Effects of postmenopausal hormone replacement with oral and transdermal estrogen on high density lipoprotein metabolism
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CitationWalsh, Brian W. , Helena Li, and Frank M. Sacks. 1994. Effects of postmenopausal hormone replacement with oral and transdermal estrogen on high density lipoprotein metabolism. Journal of Lipid Research 35, no. 11: 2083-93.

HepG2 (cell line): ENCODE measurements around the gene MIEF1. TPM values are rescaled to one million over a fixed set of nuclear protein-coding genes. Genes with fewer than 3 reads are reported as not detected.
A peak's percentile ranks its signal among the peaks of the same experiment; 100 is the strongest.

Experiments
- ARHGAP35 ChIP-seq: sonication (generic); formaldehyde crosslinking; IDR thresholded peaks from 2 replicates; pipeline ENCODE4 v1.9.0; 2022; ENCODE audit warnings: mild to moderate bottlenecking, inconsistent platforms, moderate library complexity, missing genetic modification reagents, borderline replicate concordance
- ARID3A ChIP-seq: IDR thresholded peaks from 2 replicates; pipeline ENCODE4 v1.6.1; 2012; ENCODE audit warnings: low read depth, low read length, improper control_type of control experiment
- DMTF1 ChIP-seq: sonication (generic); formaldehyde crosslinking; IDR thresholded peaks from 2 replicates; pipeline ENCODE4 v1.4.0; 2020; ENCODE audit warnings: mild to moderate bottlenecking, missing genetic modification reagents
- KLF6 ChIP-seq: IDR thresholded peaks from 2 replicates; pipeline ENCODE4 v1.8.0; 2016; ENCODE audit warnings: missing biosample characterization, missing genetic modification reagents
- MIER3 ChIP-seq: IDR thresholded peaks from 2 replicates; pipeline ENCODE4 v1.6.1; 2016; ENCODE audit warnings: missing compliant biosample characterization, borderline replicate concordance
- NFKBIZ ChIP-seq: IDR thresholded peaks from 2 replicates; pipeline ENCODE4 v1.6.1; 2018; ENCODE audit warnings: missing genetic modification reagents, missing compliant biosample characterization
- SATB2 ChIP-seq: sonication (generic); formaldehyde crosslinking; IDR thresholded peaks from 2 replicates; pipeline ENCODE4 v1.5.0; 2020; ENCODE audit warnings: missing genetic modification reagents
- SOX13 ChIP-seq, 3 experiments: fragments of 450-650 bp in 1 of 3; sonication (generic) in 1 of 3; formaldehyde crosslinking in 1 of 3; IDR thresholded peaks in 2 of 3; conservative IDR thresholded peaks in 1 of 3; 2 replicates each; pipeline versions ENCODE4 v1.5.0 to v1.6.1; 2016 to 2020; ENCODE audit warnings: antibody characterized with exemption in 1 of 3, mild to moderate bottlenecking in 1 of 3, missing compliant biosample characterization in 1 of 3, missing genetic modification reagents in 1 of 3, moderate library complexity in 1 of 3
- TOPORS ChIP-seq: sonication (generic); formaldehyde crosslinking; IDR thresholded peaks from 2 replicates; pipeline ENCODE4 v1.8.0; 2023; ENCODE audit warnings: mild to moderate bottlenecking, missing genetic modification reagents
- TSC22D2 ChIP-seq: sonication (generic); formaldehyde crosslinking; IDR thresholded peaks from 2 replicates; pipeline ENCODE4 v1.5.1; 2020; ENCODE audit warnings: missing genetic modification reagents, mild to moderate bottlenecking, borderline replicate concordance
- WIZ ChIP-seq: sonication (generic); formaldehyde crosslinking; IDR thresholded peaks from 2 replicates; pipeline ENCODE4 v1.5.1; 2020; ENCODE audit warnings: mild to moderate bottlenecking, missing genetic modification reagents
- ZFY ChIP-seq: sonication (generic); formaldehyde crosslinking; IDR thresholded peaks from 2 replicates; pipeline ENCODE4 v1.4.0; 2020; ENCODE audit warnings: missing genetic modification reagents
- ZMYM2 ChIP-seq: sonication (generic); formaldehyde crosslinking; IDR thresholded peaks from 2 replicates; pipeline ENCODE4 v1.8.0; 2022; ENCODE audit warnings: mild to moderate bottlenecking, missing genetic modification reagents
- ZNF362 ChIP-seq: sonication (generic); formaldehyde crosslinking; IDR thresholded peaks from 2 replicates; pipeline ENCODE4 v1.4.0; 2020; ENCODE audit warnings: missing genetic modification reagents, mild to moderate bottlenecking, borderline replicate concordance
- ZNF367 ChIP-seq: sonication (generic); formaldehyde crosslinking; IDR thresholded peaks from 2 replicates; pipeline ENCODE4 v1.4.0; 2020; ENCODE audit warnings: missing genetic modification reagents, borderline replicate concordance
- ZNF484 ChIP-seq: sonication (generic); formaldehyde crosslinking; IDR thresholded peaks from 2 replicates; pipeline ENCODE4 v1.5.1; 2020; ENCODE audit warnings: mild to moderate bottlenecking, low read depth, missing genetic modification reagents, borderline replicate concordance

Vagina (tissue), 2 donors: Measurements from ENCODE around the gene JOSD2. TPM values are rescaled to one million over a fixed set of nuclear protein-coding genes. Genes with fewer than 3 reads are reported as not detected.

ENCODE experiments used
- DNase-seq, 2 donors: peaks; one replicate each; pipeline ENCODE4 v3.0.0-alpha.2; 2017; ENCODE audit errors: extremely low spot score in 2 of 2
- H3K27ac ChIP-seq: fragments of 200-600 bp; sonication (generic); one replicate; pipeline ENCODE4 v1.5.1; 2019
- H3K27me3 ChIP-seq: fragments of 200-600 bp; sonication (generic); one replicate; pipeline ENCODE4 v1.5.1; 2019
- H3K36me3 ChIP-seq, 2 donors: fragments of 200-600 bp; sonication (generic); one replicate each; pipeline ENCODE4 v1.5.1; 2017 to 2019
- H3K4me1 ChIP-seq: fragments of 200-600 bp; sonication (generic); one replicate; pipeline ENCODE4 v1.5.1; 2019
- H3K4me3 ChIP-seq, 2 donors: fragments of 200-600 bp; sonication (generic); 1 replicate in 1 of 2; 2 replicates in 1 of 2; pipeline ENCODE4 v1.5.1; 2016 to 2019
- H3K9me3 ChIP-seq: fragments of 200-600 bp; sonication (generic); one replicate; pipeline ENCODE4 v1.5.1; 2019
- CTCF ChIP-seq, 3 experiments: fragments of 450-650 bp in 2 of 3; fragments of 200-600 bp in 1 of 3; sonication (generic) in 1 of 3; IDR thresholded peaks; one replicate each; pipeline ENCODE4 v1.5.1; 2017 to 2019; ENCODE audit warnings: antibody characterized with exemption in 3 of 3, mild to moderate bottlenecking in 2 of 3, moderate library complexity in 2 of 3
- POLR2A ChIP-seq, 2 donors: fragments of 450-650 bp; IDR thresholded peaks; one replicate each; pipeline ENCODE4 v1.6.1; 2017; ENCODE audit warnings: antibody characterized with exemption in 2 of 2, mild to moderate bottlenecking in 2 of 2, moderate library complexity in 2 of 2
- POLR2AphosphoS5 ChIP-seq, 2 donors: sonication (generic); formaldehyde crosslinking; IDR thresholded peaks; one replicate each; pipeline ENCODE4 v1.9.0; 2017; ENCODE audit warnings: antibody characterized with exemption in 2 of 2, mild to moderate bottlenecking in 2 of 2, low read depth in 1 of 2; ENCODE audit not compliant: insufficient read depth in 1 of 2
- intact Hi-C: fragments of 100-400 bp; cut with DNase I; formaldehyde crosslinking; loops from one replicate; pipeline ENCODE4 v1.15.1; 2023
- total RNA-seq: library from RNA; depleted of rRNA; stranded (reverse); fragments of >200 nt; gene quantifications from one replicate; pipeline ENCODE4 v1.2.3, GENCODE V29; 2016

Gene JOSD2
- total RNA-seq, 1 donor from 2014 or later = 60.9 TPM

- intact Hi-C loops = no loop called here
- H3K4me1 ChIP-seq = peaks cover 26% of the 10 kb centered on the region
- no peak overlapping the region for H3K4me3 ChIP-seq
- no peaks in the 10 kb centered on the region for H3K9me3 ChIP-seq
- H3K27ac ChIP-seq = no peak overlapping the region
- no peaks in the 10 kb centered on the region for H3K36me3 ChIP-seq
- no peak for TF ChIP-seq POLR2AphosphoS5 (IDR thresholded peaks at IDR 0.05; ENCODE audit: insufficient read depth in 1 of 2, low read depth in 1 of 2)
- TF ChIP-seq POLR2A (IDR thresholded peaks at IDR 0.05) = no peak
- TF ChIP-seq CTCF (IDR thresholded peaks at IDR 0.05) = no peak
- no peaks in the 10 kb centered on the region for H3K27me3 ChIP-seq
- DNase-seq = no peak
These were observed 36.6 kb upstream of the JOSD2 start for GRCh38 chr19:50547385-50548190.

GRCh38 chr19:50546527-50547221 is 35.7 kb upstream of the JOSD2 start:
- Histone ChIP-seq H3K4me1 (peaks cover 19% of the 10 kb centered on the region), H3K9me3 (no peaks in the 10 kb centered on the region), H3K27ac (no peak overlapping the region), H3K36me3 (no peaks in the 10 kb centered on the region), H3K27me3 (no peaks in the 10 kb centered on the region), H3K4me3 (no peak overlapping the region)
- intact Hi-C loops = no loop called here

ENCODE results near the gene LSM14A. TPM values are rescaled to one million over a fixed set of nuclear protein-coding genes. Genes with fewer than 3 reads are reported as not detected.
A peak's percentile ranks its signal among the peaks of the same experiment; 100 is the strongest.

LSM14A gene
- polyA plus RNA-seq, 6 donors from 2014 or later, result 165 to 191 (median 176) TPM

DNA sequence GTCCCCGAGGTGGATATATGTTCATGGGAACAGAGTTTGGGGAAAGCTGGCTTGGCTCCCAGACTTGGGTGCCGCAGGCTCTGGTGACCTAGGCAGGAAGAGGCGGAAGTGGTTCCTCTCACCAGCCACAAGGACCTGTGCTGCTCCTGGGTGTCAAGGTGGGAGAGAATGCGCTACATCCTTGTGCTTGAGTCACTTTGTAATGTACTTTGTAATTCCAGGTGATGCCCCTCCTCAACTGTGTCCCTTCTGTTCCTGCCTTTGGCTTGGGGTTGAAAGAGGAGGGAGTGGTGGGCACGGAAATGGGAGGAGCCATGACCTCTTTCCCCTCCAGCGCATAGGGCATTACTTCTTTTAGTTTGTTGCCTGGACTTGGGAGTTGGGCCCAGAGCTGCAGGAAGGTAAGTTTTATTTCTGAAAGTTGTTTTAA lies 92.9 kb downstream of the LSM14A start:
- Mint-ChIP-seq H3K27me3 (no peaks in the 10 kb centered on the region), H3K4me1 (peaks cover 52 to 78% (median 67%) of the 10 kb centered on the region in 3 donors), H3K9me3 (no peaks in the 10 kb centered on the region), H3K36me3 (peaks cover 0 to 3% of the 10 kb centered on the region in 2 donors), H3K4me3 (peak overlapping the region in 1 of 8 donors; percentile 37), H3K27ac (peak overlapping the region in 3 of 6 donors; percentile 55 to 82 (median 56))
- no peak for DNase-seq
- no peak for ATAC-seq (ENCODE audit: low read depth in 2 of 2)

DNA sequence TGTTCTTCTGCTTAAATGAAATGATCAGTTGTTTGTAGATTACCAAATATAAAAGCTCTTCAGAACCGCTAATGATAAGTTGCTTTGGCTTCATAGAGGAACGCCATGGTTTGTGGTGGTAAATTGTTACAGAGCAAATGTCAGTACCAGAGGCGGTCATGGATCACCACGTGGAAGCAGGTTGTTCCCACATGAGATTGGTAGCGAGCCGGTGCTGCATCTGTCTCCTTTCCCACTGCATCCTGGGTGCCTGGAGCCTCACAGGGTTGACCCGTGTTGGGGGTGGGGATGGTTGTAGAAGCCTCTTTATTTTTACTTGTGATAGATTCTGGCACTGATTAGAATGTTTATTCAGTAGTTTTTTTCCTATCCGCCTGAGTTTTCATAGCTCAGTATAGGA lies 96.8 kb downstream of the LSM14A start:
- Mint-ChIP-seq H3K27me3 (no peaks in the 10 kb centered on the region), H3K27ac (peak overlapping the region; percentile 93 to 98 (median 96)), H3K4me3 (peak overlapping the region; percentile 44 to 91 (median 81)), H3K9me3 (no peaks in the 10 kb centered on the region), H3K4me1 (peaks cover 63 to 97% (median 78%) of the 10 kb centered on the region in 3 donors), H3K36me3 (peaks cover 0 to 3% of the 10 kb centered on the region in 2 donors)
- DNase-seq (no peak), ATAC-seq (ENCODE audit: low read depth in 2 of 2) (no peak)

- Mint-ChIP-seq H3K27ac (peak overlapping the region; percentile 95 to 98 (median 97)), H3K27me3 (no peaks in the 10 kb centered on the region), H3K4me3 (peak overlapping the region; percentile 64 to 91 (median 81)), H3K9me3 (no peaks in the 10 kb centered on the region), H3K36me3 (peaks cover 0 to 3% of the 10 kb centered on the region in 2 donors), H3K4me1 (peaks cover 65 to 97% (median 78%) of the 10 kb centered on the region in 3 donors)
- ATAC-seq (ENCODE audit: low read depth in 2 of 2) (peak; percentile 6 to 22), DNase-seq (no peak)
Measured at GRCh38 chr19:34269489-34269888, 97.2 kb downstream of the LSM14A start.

AbstractEstrogen treatment raises plasma high density lipoprotein (HDL) levels, which may reduce cardiovascular risk. To identify the responsible mechanisms as well as the importance of the route of administration, we treated eight healthy postmenopausal women in a double-blind crossover study with three treatments for 6 weeks each: oral estradiol, 2 mg daily; transdermal estradiol, 0.1 mg twice weekly; and placebo. At the end of each treatment, apoA-I of HDL2 (d 1.063-1.125 g/ml) and HDL3 (d 1.125-1.210 g/ml) was endogenously labeled by a constant intravenous infusion of trideuterated leucine. HDL2 and HDL3 were separated by preparative ultracentrifugation. The pool sizes and enrichment curves of HDL apoA-I were used to calculate production rates and fractional catabolic rates (FCR). Oral estradiol increased the levels of HDL2 apoA-I by 37% (P < 0.005) and of HDL3 apoA-I by 11% (P < 0.05). These increased apoA-I levels resulted entirely from increased production, by 36% for HDL2 (P < 0.01), and by 19% for HDL3, (P < 0.05) as their FCRs were unchanged (0.20 pool/d with placebo and 0.21 with estradiol for HDL2, and 0.19 with placebo and 0.21 with estradiol for HDL3). The isotopic enrichment curves of HDL2 apoA-I and HDL3 apoA-I were identical, implying that apoA-I rapidly cycles between HDL particles, or that rapid interconversion of these subfractions occurs. The changes in HDL apoA-I metabolic rates were positively correlated with changes in VLDL-apoB metabolic rates measured previously. Transdermal estradiol, with systemic potency similar to that of oral estradiol, had no significant effect on HDL levels or metabolic rates. Thus, the "first pass" effect of oral estradiol on the liver and/or intestine appears to increase HDL apoA-I levels (particularly in HDL2) by increasing HDL apoA-I production, and not by reducing HDL apoA-I catabolism.
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